You ever been on a cruise where you visited some Caribbean island? Then, you might have a story similar to this one.
In fact, this same thing has happened several times. It is quite common on the islands… especially when you have a concentration of tourists.
This one time, I was in Jamaica. We had just gotten off the boat and my wife and I were just going to go walk around a bit.
We weren’t supposed to be in port for long. We didn’t really intend to do one of the excursions, so we figured we’d just go onto the island and see what’s going on.
The moment you step off the boat, there’s the obligatory posing for the stupid photo. But, then we began walking.
We immediately began to get ganged on by locals. People trying to sell us jewelry or some such stuff.
“No, thank you.”, we said.
Then, another 20 feet later and another person says the same thing. Trying to sell us some other trinket we have zero interest in.
“No, thank you.”, we said.
A bit further and it happens again. Only this dude… he was persistent.
“No, thank you”.
But, then he follows us. Walks with us. Tries to wheel and deal with us. Low balls his prices. Tells us his sob story.
It literally, at one point, got to a point where I had to stop and demand the guy walk away. Like, I had freakin’ HAD IT with this dude!
We proceeded to get out of the port area, but it isn’t as if the situation on the outside was any better. I guess when you come off a cruise ship and you have the American tourist vibe going on, they see you as wallets with legs.
One dude acted friendly for awhile, showing us some stuff because he wanted us to like his island. Then, before you know it, he was leading us into some back alley. Hell no. Slap that brake. Not going there.
Then, by this point, I was ready to head back. And on the way, we had another dude literally try to sell me drugs.
To this day, I must admit I have a bit of a yucky feeling about Jamaica. I’ve been there other times… done some great things. I also have known some great people who were from there. But, that one experience sort of put me off, I must admit.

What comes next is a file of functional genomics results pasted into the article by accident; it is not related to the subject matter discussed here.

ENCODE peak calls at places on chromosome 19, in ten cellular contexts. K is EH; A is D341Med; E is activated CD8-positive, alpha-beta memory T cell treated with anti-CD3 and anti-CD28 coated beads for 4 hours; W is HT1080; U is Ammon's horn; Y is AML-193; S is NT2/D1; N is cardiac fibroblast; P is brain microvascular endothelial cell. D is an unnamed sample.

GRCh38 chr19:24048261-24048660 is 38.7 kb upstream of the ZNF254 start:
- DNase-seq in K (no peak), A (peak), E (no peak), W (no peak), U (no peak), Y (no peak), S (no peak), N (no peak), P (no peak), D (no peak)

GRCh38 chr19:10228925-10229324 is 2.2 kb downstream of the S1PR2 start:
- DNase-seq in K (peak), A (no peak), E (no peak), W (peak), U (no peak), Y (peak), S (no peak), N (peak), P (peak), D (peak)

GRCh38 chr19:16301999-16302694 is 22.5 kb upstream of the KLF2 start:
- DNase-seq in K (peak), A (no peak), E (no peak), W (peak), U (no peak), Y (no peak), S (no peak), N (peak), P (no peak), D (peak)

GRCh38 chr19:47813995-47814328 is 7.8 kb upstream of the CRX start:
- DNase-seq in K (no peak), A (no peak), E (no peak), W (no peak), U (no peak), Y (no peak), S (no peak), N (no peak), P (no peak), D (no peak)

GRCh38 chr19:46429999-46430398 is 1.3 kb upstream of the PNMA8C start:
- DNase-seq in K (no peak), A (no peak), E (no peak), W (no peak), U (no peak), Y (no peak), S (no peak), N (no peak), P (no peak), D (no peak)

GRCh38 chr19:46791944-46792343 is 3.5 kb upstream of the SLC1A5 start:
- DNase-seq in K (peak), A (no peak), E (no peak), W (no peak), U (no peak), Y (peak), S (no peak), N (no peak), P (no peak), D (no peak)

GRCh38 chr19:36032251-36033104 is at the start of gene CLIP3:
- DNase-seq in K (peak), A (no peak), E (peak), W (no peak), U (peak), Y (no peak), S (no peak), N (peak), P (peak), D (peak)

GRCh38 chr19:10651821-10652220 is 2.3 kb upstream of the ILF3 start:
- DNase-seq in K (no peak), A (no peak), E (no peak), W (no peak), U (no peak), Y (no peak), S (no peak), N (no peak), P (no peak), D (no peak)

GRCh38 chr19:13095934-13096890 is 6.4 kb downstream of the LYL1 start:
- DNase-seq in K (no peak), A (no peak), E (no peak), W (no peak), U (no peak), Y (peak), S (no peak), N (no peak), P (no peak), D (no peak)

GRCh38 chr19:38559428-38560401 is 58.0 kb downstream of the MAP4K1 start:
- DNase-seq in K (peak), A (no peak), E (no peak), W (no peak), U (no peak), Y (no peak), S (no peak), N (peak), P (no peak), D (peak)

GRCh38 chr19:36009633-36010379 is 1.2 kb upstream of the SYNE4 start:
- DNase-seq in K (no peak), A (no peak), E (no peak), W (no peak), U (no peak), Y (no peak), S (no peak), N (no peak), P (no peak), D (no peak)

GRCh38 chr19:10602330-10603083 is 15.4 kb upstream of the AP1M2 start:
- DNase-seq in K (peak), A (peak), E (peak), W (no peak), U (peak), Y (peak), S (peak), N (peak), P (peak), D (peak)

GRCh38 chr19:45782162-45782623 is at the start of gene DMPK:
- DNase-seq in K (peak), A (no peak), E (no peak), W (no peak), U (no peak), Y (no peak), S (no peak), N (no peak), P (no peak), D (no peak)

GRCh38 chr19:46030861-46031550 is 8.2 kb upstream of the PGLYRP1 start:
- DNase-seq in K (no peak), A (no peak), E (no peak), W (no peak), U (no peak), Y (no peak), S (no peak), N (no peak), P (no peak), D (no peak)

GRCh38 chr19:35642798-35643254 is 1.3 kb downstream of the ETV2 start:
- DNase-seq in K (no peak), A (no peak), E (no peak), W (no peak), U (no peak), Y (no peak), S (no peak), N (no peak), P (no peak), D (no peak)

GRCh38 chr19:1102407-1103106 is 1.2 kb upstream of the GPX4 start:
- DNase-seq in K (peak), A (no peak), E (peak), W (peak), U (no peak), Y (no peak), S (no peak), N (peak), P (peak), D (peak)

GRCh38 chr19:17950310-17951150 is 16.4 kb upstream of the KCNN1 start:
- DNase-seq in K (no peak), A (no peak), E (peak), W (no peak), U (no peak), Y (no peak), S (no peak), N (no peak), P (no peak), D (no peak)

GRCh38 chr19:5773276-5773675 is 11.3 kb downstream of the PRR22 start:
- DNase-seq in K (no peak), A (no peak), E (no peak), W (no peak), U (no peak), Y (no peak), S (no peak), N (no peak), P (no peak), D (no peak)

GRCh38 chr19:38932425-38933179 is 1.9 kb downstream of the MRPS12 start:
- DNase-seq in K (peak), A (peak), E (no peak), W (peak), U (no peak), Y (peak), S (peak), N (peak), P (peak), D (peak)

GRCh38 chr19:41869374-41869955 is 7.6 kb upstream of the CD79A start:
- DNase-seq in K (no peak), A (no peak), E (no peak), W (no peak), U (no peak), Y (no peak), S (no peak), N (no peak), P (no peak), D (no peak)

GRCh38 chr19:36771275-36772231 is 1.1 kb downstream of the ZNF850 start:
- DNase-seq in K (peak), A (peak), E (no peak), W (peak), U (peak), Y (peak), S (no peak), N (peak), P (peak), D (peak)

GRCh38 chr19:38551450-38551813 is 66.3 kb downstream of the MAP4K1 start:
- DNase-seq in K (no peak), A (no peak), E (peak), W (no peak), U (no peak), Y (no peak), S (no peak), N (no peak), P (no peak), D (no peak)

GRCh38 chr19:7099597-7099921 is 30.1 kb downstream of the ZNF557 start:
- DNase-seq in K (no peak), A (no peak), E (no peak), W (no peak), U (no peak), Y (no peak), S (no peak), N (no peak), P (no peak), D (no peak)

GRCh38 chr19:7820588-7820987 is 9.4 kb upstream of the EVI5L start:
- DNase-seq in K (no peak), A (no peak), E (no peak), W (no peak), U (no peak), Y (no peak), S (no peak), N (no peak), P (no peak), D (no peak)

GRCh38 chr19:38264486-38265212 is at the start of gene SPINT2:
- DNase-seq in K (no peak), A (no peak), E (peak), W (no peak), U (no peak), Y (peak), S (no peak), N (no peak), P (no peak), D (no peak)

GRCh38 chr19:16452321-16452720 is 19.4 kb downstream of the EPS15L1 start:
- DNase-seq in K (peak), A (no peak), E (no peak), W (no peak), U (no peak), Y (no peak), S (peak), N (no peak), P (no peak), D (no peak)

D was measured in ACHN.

Now, what does any of this have to do with our blogs? Or online business?
Well, isn’t this kind of what a lot of blogs feel like these days? Haven’t we all dealt with an online marketer who comes off that way?
When you go to a blog, how does it make you feel when the content you’re there for is littered with banner ads all over the place. Or you get interrupted by a big-ass popup.
News sites these days are some of the worse offenders. I’ve literally had news sites crash my browser due to ad overload. A big reason why I use Brave Browser today and block the ads.
When you go to a blog to read a post that is hopefully going to give you some information you’re looking for… it sorta sucks when you’re getting interrupted by things not even related to it.
But, that’s what a lot of bloggers have resorted to in an attempt to monetize. It is like they own the port, but they’ve allowed all those solicitors to hound people on the way through. So much so that people have gone blind to the ads, or utilize ad blockers.
And the crap thing about it?
All that interruption and annoyance with the ads… and all you make from annoying your visitor so badly is a few cents.
Interruption marketing doesn’t work very well. It is just a race to the bottom.
Doing things based on people actually REACHING for it is entirely different.
There’s no bad feelings involved. You don’t feel slimy. Your conversion rate is usually a lot better. And it just makes more money.
That’s why the Blog Monetization Model works the way it does. Done correctly, you’re never selling something to somebody if there isn’t some reach for it first. There has to be interest.
So, something to think about if your site is loaded with banner ads at the moment.
It is a bit of a different story if, at least, the ads are on point for the people visiting the page. I mean, I’m not saying all banner ads are equal. They’re not.
But, when the ads are pretty unrelated, or interruptive of the intention the person came there with, that’s a problem. And, with many of the big ad networks, it’s pretty common.